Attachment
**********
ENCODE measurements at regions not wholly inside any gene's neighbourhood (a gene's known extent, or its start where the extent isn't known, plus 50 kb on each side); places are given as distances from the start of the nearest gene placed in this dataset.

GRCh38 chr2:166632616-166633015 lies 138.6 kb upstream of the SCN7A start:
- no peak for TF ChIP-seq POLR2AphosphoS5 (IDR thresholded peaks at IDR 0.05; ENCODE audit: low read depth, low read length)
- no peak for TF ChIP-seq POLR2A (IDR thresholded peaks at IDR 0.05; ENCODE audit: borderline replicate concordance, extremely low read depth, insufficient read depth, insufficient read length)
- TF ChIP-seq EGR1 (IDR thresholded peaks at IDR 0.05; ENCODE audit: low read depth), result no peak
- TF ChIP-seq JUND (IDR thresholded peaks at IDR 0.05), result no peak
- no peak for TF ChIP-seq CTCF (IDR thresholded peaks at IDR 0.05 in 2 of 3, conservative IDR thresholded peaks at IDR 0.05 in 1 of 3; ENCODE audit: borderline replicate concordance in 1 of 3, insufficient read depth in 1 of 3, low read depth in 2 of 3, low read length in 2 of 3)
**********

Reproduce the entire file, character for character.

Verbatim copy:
ENCODE measurements at regions not wholly inside any gene's neighbourhood (a gene's known extent, or its start where the extent isn't known, plus 50 kb on each side); places are given as distances from the start of the nearest gene placed in this dataset.

GRCh38 chr2:166632616-166633015 lies 138.6 kb upstream of the SCN7A start:
- no peak for TF ChIP-seq POLR2AphosphoS5 (IDR thresholded peaks at IDR 0.05; ENCODE audit: low read depth, low read length)
- no peak for TF ChIP-seq POLR2A (IDR thresholded peaks at IDR 0.05; ENCODE audit: borderline replicate concordance, extremely low read depth, insufficient read depth, insufficient read length)
- TF ChIP-seq EGR1 (IDR thresholded peaks at IDR 0.05; ENCODE audit: low read depth), result no peak
- TF ChIP-seq JUND (IDR thresholded peaks at IDR 0.05), result no peak
- no peak for TF ChIP-seq CTCF (IDR thresholded peaks at IDR 0.05 in 2 of 3, conservative IDR thresholded peaks at IDR 0.05 in 1 of 3; ENCODE audit: borderline replicate concordance in 1 of 3, insufficient read depth in 1 of 3, low read depth in 2 of 3, low read length in 2 of 3)